Worsening pasture conditions push more cattle into feedlots | TSLN.com

Worsening pasture conditions push more cattle into feedlots

Livestock analysts are pointing out that U.S. pasture conditions continue to decline, forcing more cattle into feedlots, including some spring calves.

USDA reported 29 percent of U.S. pastures in poor or very poor condition in the week ended July 10, compared to 27 percent the previous week and 11 percent a year ago.

Conditions are much worse in western states, where USDA rated as poor or very poor the pastures across 91 percent of New Mexico, 86 percent of Texas, 69 percent of Oklahoma and 63 percent of Arizona.

“It now appears that the drought and high fertilizer prices have reduced available grass pastures enough to push more cattle – even some spring calves – into yards,” livestock analysts wrote in the CME Group’s Daily Livestock Report, noting this could mean higher fed cattle numbers through the end of this year.

It could also lead to a dramatic drop in available cattle down the road. The analysts warned that unless USDA badly miscounted the past two years’ calf crops, the number of available calves must fall, “setting up a potentially-explosive situation for calf prices, and, eventually, feeder cattle, fed cattle and beef.”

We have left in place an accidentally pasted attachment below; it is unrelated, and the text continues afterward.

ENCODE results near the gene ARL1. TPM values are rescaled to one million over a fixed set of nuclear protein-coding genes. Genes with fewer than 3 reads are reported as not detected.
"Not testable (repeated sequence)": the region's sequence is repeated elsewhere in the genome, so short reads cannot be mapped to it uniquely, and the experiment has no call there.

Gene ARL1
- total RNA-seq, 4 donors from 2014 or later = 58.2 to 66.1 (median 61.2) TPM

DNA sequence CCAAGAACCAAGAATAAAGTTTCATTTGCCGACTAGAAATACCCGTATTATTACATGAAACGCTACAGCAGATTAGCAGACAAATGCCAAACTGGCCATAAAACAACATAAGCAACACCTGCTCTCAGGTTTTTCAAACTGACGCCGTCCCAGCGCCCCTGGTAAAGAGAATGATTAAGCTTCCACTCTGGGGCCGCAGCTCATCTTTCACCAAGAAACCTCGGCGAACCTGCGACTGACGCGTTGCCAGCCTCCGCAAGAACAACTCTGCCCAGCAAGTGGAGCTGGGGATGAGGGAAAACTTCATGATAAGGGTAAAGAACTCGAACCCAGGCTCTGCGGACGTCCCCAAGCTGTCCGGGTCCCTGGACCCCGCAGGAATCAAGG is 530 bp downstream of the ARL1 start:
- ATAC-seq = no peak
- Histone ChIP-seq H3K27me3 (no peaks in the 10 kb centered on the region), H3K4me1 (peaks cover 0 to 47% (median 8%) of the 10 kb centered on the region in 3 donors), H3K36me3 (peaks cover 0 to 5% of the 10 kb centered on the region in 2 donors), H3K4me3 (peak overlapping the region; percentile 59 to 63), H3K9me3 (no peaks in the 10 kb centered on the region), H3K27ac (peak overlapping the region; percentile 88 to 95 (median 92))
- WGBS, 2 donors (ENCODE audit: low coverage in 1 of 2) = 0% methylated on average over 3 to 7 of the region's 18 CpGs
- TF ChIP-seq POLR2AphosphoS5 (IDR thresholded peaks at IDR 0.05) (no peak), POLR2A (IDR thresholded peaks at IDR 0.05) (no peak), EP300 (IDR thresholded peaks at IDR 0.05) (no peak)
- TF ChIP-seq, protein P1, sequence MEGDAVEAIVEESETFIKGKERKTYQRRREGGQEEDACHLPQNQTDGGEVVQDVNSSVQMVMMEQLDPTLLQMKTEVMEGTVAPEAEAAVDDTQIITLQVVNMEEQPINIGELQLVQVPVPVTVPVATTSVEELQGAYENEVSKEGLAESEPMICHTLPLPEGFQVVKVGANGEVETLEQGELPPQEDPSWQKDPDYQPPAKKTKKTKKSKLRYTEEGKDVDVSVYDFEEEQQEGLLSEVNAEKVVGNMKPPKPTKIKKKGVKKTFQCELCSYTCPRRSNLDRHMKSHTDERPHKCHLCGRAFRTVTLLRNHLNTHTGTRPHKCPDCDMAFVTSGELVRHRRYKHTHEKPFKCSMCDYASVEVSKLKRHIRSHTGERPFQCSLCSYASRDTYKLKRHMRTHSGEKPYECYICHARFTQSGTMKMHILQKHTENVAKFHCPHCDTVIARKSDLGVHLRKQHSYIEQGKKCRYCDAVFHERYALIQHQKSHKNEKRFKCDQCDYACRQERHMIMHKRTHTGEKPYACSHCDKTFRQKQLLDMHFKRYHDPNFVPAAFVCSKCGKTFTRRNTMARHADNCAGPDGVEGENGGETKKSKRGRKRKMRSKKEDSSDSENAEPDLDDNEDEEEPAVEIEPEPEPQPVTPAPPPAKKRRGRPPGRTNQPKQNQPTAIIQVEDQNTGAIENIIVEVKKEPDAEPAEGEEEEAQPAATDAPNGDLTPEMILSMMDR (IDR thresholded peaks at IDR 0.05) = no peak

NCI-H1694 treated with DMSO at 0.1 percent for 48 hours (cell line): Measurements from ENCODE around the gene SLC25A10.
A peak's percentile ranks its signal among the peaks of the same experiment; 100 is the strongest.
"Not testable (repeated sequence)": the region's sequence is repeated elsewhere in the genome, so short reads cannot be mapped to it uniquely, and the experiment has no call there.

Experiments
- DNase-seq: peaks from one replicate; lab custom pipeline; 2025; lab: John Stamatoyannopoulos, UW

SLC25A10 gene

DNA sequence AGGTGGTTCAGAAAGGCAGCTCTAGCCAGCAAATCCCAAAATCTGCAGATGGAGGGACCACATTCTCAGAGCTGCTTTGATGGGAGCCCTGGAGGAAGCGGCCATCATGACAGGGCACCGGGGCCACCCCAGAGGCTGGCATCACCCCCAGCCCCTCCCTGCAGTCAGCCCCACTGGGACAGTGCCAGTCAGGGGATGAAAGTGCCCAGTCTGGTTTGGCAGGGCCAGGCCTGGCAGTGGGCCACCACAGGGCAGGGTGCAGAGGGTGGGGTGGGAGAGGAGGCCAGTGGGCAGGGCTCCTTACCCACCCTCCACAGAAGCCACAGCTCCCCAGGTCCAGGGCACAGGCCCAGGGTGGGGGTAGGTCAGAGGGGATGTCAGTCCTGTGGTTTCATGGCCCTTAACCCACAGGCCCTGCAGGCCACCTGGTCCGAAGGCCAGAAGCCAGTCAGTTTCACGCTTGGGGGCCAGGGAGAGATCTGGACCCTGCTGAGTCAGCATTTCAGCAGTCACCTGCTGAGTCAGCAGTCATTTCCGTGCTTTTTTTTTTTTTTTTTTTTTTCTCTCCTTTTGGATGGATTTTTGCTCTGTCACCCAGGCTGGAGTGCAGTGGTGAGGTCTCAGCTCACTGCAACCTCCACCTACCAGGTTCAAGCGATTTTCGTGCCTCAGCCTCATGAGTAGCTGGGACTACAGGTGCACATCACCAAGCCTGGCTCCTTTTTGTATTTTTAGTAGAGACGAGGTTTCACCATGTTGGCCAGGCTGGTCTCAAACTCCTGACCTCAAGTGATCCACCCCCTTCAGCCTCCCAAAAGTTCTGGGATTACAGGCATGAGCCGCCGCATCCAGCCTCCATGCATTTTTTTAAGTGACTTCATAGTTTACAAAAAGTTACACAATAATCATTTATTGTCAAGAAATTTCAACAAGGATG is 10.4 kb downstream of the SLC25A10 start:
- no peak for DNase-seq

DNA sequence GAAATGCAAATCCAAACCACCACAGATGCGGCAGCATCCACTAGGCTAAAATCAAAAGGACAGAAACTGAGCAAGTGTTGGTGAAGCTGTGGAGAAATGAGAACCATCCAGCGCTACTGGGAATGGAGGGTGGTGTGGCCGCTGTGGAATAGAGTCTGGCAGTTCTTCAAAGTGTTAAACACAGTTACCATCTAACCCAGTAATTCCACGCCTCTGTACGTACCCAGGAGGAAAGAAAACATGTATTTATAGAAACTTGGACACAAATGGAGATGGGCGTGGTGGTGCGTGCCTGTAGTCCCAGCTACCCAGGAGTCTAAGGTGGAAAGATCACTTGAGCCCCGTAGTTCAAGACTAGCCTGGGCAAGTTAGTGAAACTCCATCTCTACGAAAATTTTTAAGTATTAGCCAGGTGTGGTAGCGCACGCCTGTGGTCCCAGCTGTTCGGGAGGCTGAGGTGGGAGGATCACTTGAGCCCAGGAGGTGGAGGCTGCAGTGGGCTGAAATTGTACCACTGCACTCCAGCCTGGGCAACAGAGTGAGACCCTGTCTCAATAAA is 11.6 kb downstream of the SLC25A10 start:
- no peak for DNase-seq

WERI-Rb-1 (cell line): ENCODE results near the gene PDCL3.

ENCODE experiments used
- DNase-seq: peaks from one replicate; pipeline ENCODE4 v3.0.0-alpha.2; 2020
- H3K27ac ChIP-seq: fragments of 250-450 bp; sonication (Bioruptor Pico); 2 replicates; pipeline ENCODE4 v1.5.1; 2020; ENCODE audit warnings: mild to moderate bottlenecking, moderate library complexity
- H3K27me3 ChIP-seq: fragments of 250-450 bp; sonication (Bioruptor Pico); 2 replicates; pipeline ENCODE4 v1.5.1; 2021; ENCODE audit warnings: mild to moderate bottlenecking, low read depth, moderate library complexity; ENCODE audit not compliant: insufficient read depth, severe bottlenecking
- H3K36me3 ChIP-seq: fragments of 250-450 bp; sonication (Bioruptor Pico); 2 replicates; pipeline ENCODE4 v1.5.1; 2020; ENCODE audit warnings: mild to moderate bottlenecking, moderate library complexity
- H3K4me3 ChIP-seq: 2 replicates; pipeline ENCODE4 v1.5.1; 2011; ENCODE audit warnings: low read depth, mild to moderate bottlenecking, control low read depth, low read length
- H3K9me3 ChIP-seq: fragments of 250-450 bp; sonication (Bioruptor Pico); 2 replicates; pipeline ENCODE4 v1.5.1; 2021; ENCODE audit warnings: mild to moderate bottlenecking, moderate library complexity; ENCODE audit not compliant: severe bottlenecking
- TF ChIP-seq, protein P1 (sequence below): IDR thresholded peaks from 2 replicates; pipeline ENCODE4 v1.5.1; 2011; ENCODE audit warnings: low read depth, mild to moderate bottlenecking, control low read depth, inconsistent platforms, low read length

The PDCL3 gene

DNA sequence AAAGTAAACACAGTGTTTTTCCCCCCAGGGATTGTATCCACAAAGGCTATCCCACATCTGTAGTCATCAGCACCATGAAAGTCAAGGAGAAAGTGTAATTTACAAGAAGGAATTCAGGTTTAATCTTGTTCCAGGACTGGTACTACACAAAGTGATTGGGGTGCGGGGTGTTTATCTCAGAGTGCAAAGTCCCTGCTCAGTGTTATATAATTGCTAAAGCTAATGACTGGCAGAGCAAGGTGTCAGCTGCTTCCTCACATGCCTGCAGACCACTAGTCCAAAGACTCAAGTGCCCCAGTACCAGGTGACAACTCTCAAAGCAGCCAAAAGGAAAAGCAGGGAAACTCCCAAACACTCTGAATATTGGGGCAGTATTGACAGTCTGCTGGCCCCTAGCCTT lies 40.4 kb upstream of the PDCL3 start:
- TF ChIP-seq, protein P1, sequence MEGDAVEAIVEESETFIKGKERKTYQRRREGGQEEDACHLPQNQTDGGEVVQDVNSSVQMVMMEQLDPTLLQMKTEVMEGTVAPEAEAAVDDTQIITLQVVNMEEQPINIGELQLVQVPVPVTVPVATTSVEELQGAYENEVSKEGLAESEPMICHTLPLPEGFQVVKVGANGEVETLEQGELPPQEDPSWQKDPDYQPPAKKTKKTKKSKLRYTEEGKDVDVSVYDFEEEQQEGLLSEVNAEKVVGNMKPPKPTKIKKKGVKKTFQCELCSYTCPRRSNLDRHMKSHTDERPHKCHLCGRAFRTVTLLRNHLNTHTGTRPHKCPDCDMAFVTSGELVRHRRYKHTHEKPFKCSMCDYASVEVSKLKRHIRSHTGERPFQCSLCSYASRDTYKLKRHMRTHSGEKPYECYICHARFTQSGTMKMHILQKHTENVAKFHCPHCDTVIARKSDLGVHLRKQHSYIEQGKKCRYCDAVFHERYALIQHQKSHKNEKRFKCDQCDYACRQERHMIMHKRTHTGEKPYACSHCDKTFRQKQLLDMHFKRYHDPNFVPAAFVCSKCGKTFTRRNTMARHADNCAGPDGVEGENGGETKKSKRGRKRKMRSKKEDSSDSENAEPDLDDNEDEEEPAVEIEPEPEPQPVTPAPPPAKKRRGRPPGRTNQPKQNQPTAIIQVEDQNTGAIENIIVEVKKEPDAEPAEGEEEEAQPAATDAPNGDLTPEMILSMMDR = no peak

Livestock analysts are pointing out that U.S. pasture conditions continue to decline, forcing more cattle into feedlots, including some spring calves.

Recommended Stories For You

USDA reported 29 percent of U.S. pastures in poor or very poor condition in the week ended July 10, compared to 27 percent the previous week and 11 percent a year ago.

Conditions are much worse in western states, where USDA rated as poor or very poor the pastures across 91 percent of New Mexico, 86 percent of Texas, 69 percent of Oklahoma and 63 percent of Arizona.

“It now appears that the drought and high fertilizer prices have reduced available grass pastures enough to push more cattle – even some spring calves – into yards,” livestock analysts wrote in the CME Group’s Daily Livestock Report, noting this could mean higher fed cattle numbers through the end of this year.

It could also lead to a dramatic drop in available cattle down the road. The analysts warned that unless USDA badly miscounted the past two years’ calf crops, the number of available calves must fall, “setting up a potentially-explosive situation for calf prices, and, eventually, feeder cattle, fed cattle and beef.”

Go back to article